Each holiday season, it seems like we hear about an uptick in theft. The same thing happens in freight. In fact, there were 319 reported cargo thefts in the third quarter of this year. In April alone, there was a 91.43% increase in theft. The thieves are strategic with what they steal. For some, they steal what they can sell like electronics. However, in times of need, food and beverage becomes the number 1 stolen commodity. To combat cargo thieves, it is important for the theft to be reported although it can be difficult to dial down when the theft took place, it will help with keeping numbers accurate and will increase the chance of finding the stolen freight.
In addition, it is important for truck drivers to be aware of one’s surroundings when leaving a distribution center, since “Cargo thieves like to follow drivers away from distribution centers in the hopes that the driver is going to make a stop to get a coffee or use the bathroom. We encourage a red zone philosophy where the driver does all those things before they pick up the load … and then drive 200 or 300 miles before making a stop. Cargo thieves are lazy in that sense”.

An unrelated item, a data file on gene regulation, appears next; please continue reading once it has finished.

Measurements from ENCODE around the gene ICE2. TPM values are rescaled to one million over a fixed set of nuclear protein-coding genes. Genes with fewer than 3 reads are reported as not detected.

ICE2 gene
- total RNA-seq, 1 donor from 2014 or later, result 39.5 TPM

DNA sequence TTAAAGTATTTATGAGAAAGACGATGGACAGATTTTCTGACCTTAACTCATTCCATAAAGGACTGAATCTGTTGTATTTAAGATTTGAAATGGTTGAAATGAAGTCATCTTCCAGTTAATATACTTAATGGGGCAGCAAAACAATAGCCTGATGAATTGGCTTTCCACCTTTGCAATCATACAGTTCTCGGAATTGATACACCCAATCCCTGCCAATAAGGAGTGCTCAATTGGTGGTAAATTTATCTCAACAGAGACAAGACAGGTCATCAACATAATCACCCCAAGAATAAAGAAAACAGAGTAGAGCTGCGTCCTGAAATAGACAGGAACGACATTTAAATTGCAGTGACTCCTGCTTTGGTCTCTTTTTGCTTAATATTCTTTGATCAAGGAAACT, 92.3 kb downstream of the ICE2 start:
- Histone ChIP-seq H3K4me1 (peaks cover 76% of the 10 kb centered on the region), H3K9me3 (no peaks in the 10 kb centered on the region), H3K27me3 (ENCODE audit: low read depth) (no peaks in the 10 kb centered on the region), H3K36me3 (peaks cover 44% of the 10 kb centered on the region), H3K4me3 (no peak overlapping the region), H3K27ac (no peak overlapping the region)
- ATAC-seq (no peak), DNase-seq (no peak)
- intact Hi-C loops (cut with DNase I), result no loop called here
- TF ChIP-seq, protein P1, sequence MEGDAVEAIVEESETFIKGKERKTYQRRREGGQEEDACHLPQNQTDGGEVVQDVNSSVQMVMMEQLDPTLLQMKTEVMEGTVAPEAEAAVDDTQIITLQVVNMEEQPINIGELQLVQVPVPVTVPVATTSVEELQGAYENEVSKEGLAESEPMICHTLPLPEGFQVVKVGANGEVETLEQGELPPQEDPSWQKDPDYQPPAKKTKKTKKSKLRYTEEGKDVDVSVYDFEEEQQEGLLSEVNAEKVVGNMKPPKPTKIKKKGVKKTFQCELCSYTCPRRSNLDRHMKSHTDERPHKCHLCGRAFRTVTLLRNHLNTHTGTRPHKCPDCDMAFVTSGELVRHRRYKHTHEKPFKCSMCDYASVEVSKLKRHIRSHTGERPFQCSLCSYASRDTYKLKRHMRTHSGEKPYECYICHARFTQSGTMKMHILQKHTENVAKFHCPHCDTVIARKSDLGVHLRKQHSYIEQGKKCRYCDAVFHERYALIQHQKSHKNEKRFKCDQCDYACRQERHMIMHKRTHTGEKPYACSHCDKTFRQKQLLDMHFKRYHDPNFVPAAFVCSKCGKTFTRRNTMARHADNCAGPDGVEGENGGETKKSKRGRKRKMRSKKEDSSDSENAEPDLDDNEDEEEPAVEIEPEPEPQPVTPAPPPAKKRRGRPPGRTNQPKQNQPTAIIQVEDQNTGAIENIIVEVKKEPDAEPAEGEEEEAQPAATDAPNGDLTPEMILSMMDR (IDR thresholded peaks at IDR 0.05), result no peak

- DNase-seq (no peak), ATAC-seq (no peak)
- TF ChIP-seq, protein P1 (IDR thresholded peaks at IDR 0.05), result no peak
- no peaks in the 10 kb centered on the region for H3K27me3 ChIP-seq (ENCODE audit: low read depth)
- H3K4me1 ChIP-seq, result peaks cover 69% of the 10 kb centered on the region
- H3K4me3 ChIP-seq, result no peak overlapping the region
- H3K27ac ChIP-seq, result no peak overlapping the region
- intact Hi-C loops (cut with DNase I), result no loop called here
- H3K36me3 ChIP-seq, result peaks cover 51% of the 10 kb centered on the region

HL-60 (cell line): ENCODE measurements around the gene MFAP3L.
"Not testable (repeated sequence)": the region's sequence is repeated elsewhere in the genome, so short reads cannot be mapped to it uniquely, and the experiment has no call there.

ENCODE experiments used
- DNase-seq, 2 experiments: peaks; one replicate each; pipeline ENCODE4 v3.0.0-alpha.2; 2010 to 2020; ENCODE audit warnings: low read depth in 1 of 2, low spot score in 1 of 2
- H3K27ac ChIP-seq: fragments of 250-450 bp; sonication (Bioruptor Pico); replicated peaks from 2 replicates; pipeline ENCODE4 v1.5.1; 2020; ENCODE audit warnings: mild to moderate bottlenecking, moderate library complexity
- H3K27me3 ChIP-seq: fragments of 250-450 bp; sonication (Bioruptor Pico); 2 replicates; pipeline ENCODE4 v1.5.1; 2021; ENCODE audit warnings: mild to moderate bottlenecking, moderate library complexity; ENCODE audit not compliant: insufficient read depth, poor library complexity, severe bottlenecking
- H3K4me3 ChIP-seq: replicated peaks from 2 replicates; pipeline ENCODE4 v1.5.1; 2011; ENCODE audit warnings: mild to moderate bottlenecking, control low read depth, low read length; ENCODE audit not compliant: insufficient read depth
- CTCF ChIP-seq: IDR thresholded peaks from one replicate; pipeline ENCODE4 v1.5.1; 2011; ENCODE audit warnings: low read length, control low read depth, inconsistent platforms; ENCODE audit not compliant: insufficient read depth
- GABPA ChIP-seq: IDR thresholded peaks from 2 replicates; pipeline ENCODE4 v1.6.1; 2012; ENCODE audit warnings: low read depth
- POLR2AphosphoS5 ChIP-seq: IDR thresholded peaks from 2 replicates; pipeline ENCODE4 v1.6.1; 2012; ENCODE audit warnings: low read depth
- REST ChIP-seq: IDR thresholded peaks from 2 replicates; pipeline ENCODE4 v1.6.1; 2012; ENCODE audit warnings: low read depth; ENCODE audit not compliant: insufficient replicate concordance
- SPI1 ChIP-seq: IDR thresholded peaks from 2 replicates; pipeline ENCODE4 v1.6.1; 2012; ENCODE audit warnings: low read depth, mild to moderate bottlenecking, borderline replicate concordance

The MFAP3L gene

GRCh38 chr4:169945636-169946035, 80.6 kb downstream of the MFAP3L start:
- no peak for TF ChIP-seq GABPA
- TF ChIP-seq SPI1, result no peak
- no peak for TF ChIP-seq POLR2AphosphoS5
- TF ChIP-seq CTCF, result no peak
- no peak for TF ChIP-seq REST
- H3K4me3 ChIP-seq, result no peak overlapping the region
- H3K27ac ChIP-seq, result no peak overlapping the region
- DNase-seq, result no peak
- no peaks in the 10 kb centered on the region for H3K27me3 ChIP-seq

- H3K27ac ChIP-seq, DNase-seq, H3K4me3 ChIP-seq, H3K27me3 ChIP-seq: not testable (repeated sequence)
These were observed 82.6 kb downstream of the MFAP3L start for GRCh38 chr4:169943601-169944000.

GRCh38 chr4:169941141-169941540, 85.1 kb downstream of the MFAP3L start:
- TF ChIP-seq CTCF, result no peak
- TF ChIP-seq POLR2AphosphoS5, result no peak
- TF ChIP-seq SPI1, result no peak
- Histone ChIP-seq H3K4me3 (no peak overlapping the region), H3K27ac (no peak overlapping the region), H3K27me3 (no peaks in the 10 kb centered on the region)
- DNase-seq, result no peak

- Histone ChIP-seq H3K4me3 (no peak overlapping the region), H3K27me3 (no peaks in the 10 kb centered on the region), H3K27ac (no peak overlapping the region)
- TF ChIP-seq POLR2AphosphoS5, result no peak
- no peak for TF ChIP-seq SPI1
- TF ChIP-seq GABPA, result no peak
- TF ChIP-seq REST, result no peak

The best way for customers to combat theft of their cargo is to utilize Covert tracking as “It’s very affordable and even single-use tracking devices are available now. Cornell suggested adding tracking to trailers at a minimum, but if the cargo inside is valuable, placing small tracking sensors on individual boxes or pallets inside the shrink-wrap can be effective in retrieving stolen product”.